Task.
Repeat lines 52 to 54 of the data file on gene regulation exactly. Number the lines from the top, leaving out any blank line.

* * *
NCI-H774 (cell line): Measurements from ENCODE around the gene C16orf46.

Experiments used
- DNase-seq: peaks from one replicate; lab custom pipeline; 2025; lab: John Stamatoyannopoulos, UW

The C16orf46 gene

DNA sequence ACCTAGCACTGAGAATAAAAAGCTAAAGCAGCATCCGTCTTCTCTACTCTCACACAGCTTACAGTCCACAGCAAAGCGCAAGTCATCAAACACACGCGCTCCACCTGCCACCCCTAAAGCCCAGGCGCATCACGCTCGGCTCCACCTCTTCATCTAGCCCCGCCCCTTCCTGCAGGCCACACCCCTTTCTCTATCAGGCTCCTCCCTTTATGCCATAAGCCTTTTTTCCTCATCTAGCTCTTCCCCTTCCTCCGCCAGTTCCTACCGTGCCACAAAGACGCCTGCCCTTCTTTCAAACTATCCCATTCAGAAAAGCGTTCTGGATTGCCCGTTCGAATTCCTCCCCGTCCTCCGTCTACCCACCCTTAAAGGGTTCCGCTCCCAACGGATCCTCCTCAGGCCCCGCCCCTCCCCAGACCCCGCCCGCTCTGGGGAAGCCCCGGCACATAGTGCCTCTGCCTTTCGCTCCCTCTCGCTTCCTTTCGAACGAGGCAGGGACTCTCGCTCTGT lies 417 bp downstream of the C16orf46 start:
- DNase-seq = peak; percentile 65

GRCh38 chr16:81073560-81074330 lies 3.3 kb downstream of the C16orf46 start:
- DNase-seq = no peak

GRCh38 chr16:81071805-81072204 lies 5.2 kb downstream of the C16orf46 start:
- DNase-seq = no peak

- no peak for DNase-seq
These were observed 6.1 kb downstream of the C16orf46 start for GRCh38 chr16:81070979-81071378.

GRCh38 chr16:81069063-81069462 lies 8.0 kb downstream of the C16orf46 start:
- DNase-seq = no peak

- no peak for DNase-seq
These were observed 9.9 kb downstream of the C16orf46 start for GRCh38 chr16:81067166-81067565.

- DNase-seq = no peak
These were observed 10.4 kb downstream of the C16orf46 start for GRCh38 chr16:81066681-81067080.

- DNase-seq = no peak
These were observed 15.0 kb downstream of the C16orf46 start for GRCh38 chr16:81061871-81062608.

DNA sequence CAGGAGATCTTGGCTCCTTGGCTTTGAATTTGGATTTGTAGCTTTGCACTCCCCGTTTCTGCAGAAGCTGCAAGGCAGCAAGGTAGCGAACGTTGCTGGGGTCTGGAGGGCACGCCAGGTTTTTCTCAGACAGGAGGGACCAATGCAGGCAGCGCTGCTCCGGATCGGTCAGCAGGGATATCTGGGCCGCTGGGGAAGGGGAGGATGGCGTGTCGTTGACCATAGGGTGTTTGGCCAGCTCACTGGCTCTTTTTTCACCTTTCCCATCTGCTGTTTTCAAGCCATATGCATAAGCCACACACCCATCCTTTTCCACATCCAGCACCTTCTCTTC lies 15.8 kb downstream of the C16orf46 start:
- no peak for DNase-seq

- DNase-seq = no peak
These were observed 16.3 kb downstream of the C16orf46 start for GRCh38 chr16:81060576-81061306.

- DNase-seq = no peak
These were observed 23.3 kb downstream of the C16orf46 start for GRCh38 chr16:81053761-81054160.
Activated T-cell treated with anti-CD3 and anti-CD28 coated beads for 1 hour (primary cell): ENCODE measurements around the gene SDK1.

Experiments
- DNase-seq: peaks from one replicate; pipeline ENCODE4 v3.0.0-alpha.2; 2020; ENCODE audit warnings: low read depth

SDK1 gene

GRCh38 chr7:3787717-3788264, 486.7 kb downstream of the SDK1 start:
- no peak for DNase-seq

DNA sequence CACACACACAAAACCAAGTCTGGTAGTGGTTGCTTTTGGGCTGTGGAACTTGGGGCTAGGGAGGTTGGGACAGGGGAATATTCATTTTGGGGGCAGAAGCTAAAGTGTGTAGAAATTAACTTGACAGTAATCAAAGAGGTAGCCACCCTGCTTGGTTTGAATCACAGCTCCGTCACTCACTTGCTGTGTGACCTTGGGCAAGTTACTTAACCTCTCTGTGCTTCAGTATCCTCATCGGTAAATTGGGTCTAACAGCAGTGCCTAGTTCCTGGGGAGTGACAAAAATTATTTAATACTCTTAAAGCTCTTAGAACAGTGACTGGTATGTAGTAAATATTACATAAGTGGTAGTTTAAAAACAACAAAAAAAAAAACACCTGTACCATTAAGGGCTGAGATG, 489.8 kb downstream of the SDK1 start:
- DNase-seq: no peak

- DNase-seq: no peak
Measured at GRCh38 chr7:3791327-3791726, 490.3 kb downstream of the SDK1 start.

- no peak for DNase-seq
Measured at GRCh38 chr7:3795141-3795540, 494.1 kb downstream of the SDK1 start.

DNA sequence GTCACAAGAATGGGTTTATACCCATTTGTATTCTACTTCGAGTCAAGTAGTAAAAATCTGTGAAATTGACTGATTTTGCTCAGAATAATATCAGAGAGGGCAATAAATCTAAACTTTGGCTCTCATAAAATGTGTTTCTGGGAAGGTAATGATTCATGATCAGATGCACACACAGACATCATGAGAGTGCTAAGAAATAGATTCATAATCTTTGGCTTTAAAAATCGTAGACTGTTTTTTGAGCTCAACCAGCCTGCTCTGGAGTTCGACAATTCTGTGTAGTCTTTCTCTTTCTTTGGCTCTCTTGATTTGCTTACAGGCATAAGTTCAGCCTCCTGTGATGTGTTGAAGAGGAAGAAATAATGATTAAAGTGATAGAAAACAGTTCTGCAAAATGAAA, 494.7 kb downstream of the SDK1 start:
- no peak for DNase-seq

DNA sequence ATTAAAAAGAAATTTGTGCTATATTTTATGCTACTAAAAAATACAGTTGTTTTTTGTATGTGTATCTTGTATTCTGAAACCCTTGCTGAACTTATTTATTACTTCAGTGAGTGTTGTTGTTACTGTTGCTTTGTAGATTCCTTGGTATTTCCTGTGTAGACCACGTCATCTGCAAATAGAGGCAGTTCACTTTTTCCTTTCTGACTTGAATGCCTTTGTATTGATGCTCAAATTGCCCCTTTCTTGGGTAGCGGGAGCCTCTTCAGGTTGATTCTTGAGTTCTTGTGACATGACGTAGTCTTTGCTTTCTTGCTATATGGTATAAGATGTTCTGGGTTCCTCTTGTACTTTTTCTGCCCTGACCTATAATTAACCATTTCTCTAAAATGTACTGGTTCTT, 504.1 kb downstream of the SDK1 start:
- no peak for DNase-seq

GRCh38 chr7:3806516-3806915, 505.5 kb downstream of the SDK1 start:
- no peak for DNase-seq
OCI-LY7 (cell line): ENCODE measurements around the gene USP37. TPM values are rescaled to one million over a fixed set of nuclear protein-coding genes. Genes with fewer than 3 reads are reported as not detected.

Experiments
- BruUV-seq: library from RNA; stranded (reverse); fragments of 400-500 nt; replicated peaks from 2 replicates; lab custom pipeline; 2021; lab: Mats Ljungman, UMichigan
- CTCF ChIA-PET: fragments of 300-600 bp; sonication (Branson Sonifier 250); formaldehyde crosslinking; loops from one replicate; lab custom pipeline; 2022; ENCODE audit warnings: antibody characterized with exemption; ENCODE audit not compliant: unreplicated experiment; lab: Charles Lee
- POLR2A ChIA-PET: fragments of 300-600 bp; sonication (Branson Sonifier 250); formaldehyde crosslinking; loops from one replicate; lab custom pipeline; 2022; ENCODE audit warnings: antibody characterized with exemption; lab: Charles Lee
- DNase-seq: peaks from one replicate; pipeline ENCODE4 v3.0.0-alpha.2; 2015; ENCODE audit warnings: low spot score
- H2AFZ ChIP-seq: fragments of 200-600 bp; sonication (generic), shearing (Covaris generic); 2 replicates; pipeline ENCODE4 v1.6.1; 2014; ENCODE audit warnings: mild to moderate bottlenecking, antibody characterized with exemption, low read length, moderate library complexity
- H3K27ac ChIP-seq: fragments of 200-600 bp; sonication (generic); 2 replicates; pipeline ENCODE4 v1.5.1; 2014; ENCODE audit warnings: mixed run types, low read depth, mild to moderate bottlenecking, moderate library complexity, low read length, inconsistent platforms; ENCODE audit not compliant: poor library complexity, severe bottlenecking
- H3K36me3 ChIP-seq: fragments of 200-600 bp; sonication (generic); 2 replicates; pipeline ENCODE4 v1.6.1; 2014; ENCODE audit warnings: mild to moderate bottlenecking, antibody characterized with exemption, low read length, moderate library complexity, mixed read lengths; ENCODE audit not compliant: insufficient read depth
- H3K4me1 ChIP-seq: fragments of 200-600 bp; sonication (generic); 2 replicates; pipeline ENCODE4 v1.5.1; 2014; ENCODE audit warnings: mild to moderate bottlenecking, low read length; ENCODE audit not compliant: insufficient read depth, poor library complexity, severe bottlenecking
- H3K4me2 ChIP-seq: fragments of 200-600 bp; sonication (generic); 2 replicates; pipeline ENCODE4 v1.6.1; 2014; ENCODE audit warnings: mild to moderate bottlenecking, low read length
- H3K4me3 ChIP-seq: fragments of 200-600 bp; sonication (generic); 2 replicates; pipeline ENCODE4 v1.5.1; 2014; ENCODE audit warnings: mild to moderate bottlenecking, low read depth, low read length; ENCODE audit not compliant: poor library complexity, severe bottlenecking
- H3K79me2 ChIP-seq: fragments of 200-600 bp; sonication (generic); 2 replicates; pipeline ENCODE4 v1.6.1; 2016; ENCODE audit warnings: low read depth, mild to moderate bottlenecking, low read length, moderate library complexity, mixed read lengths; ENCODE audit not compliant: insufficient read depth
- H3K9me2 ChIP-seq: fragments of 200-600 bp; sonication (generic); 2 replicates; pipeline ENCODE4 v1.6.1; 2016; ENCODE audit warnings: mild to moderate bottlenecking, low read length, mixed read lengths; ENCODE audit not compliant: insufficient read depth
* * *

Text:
- H3K27ac ChIP-seq: fragments of 200-600 bp; sonication (generic); 2 replicates; pipeline ENCODE4 v1.5.1; 2014; ENCODE audit warnings: mixed run types, low read depth, mild to moderate bottlenecking, moderate library complexity, low read length, inconsistent platforms; ENCODE audit not compliant: poor library complexity, severe bottlenecking
- H3K36me3 ChIP-seq: fragments of 200-600 bp; sonication (generic); 2 replicates; pipeline ENCODE4 v1.6.1; 2014; ENCODE audit warnings: mild to moderate bottlenecking, antibody characterized with exemption, low read length, moderate library complexity, mixed read lengths; ENCODE audit not compliant: insufficient read depth
- H3K4me1 ChIP-seq: fragments of 200-600 bp; sonication (generic); 2 replicates; pipeline ENCODE4 v1.5.1; 2014; ENCODE audit warnings: mild to moderate bottlenecking, low read length; ENCODE audit not compliant: insufficient read depth, poor library complexity, severe bottlenecking